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Prepared under the aegis of Jisc. Published by Demos, September 2020.

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Copyright 2020, the authors. Open access material. Creative Commons 3.0 Attribution-Share Alike license.


Executive Summary

There is a growing consensus that we are at the start of a fourth industrial revolution, driven by developments in Artificial Intelligence, machine learning, robotics, the Internet of Things, 3-D printing, nanotechnology, biotechnology, 5G, new forms of energy storage and quantum computing. This wave of technical innovations is already having a significant impact on how research is conducted, with dramatic change across research methods in recent years within some disciplines, as this project’s interim report set out.

Whilst there are a wide range of technologies associated with the fourth industrial revolution, this report primarily seeks to understand what impact Artificial Intelligence (AI) is having on the UK’s research sector and what implications it has for its future, with a particular focus on academic research. Following Hall and Pesenti in their recent government review of the UK’s AI industry, we adopt the following definition:

“[AI is] an umbrella term to cover a set of complementary techniques that have developed from statistics, computer science and cognitive psychology. While recognising distinctions between specific technologies and terms (e.g., artificial intelligence vs. machine learning, machine learning vs. deep learning), it is useful to see these technologies as a group, when considering how to support development and use of them.”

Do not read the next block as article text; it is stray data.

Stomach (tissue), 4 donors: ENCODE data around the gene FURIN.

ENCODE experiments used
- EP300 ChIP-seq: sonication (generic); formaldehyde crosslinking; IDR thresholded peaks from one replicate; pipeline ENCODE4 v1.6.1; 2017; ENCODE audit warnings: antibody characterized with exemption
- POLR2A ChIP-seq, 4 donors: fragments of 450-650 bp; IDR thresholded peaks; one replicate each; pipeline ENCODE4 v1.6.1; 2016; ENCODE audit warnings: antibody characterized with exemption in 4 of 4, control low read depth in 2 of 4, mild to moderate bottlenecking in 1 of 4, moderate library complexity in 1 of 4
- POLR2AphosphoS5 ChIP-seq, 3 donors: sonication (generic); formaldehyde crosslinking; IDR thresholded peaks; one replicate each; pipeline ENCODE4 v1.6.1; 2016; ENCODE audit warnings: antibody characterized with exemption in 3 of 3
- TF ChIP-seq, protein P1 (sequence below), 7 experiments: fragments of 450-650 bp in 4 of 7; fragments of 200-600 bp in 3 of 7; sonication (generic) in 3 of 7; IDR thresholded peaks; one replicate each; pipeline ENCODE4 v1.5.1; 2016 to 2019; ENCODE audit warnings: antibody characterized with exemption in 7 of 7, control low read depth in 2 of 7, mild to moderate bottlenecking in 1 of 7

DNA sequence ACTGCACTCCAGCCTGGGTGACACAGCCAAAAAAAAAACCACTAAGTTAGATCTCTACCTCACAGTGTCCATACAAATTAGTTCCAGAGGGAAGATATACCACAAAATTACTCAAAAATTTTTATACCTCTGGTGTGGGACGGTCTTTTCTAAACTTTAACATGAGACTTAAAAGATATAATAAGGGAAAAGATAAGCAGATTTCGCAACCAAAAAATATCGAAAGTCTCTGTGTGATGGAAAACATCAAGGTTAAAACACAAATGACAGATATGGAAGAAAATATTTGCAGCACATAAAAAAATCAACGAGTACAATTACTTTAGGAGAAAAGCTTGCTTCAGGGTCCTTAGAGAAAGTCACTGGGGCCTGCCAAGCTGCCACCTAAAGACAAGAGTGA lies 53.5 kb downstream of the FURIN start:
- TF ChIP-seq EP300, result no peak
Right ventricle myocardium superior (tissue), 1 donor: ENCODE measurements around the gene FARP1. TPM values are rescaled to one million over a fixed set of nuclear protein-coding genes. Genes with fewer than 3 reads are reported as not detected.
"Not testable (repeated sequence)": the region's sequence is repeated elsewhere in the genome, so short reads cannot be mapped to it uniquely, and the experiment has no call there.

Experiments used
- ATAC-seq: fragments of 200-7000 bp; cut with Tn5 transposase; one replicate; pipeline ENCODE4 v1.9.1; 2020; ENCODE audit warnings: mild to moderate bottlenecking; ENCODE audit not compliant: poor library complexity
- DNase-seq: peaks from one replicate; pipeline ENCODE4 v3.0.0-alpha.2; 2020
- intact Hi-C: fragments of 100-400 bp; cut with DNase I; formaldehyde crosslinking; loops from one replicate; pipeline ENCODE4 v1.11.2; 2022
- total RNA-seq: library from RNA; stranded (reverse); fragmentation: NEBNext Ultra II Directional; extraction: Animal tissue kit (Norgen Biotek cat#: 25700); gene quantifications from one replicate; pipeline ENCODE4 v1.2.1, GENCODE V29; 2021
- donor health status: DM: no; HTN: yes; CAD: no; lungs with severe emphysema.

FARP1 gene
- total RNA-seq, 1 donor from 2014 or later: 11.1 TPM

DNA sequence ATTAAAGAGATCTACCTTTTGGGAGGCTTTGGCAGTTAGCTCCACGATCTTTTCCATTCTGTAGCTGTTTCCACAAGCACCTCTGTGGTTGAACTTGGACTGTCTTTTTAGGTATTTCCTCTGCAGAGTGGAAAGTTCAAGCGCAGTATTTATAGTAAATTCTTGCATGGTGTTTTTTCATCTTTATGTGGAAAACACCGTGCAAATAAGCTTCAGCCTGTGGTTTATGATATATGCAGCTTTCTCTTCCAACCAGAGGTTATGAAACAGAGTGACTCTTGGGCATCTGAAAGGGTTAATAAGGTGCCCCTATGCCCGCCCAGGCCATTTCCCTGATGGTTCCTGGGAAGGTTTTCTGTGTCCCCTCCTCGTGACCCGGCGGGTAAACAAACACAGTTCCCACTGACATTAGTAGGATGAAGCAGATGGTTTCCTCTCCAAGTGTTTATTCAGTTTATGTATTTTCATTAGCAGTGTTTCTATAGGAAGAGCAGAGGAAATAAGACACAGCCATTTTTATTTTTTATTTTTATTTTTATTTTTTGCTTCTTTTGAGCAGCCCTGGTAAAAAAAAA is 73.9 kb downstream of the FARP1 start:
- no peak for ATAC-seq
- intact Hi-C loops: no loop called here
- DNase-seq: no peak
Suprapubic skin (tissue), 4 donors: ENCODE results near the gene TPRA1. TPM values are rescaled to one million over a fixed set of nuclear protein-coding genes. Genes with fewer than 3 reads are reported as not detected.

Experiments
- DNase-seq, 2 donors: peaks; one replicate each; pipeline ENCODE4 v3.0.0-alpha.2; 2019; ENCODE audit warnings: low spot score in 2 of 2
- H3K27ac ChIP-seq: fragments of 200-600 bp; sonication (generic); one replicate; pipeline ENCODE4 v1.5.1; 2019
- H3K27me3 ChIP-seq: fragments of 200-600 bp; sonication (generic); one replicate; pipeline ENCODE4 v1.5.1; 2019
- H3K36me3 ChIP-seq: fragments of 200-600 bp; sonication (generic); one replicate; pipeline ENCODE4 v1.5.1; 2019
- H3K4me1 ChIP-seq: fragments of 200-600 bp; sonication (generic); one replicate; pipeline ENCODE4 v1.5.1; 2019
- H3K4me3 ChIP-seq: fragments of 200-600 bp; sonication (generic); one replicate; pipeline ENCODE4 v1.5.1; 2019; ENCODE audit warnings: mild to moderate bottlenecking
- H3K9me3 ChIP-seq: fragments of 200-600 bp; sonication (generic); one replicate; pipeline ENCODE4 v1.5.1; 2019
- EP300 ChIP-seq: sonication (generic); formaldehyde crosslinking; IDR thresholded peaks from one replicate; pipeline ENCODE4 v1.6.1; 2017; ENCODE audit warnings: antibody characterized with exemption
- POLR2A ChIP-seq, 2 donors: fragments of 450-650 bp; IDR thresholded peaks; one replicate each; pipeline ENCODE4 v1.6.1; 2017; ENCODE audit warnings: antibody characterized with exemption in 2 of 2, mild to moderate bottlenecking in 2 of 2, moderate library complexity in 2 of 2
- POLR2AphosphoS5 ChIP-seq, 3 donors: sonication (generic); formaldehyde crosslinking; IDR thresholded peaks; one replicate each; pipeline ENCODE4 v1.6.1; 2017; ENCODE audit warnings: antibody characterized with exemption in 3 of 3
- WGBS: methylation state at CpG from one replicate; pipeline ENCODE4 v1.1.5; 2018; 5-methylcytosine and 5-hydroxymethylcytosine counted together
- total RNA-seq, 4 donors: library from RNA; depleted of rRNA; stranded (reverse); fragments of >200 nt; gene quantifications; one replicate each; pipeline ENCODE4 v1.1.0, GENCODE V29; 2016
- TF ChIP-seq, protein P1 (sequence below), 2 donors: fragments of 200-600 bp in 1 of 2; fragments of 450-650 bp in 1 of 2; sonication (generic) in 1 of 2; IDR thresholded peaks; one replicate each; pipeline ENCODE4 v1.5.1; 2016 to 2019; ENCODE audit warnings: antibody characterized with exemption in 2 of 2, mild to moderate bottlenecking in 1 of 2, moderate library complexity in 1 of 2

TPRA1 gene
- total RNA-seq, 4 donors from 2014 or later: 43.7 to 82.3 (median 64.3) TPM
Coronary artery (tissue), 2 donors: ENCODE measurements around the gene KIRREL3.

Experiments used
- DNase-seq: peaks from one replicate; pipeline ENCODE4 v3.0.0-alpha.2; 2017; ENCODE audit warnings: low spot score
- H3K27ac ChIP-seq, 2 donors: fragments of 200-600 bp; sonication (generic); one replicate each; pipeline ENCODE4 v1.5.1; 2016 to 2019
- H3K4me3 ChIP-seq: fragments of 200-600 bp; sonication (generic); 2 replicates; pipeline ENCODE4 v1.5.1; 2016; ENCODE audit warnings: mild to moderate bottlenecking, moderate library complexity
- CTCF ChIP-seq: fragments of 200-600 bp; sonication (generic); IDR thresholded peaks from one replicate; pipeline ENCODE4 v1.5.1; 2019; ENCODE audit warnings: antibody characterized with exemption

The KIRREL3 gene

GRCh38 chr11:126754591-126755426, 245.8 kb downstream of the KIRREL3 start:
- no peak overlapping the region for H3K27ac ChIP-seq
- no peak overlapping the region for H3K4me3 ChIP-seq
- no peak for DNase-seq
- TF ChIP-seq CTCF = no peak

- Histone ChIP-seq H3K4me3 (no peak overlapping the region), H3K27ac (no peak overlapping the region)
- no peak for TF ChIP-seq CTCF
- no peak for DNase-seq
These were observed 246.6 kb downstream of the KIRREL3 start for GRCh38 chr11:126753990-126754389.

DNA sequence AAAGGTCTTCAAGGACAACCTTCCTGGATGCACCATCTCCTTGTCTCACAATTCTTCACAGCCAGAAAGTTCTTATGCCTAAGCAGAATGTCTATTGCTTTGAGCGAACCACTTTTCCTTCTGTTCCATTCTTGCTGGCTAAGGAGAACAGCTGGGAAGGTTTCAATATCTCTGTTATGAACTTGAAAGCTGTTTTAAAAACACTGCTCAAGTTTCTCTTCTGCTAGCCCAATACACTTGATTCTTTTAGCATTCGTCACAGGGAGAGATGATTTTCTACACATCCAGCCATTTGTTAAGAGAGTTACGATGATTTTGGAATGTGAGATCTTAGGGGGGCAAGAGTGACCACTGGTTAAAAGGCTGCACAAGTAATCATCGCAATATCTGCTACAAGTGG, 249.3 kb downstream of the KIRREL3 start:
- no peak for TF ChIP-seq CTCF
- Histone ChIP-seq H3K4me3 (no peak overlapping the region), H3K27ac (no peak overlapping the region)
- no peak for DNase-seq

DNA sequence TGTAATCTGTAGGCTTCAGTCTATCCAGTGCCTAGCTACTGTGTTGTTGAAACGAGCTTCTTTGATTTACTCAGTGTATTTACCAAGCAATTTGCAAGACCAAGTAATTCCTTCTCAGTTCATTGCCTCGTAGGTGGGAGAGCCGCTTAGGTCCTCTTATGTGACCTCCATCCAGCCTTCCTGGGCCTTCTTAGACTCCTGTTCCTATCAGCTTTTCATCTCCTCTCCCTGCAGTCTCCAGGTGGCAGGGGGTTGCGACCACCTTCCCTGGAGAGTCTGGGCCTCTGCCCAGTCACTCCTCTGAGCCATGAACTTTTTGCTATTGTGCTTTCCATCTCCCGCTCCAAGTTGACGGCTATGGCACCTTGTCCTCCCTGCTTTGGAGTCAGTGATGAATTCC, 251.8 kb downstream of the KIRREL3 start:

Hence, we will use ‘AI’ as an umbrella term throughout the report to cover a range of different technologies (e.g., machine learning, data visualisation, robotics).

Building on our interim report, we find that AI is increasingly deployed in academic research in the UK in a broad range of disciplines. The combination of an explosion of new digital data sources with powerful new analytical tools represents a ‘double dividend’ for researchers. This is allowing researchers to investigate questions that would have been unanswerable just a decade ago.

Whilst there has been considerable take-up of AI in academic research, steps could be taken to ensure even wider adoption of these new techniques and technologies, including wider training in the necessary skills for effective utilisation of AI, faster routes to culture change and greater multidisciplinary collaboration.

We also envisage a range of possible scenarios for the future of UK academic research as a result of widespread use of AI. Steps should be taken to steer us towards desirable futures. The research sector is not set in stone; it can and must be shaped by wider society for the good of all. We consider how to achieve this in our recommendations below.

We recognise that the Covid-19 pandemic means universities are currently facing significant pressures, with considerable demands on their resources whilst simultaneously facing threats to income. As a result, we acknowledge that most in the sector will be focused on fighting this immediate threat instead of thinking about the long-term future of research. But as we emerge from the current crisis, we urge policy makers and universities to consider our recommendations and take steps to fortify the UK’s position as a place of world-leading research. Indeed, the current crisis has only reminded us of the critical importance of a highly functioning and flourishing research sector.